What an excellent thing is an English Pudding! The Lord of Devonshire’s delicious pudding set with bone marrow and spiced custard is the epitome of old English comfort food; three out of four of my guests had seconds immediately. The dish is rich and silky, puffing up when taken from the oven to create a creamy confection of delight. Those who wolfed down two portions one after another, did so with such murmurs of satisfaction I do believe it would be a pudding fit for the Royal table.
But how did the “Lord of Devonshire” come to have a pudding named after him?
Charles Blount came to court at the age of twenty. He was known to be clever, courageous and amiable but perhaps it was his “beautiful eyes and comely proportion” that first got him noticed by Queen Elizabeth I. She “subjected him to an inquisition, with the eye of majesty fixed upon him, then seeing his confusion, gave him her hand to kiss, saying she would bethink herself how to do him good.” 1.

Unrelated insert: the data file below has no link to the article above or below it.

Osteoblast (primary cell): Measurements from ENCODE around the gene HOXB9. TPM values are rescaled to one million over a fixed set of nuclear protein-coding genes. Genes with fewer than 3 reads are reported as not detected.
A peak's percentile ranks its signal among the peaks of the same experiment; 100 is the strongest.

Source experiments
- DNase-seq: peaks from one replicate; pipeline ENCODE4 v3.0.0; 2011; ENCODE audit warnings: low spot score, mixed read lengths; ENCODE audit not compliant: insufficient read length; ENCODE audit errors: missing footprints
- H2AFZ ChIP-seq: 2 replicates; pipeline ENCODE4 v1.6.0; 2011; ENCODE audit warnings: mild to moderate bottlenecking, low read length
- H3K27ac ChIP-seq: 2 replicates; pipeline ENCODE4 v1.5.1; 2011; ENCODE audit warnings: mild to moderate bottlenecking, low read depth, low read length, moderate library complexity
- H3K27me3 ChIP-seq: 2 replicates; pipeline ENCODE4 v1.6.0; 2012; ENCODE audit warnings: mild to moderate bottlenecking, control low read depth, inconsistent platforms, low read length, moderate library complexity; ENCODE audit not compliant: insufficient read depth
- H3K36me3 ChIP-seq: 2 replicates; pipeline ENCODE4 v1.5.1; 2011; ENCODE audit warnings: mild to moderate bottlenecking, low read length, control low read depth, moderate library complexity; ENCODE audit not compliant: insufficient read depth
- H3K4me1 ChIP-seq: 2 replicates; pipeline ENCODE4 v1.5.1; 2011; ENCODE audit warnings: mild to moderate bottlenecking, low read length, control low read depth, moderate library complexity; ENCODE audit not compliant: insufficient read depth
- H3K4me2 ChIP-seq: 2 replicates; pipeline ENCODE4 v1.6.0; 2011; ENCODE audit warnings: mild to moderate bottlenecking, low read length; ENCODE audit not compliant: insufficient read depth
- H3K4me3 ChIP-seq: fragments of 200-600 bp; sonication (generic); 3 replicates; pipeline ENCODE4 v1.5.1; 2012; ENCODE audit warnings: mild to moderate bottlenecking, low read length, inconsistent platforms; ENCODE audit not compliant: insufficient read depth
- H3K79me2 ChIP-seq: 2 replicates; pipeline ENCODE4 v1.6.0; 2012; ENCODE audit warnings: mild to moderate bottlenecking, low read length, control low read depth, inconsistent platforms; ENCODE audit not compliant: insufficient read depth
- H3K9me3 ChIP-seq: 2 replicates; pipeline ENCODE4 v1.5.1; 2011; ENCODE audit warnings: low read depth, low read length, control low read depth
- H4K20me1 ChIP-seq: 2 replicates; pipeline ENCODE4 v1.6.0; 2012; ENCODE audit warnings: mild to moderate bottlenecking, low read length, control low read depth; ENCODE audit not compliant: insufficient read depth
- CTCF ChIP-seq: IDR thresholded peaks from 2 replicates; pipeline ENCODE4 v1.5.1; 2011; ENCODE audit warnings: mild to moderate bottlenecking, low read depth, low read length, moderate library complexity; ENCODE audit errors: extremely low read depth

Queen Elizabeth was so keen on this comely vision of a man, she liked to keep him at court, sometimes against his wishes, as he up for adventure and advancement. She eventually let him go to serve in several military campaigns abroad and fight under Lord Henry Seymour during the Armada. He was much valued for his intelligence and negotiating skills and was made Lord Deputy of Ireland, then Lord Lieutenant by Elizabeth. James I created him Earl of Devon (not to be confused with the title of the Earl of Devonshire of Powderham Castle in Devon UK) and he reached high favour until he secretly married his mistress, mother of his five children, after her divorce from a miserable forced marriage. James I would not legitimise the secret marriage and they were sent from court. Both died soon afterwards. The love story inspired John Ford’s play “The Broken Heart”.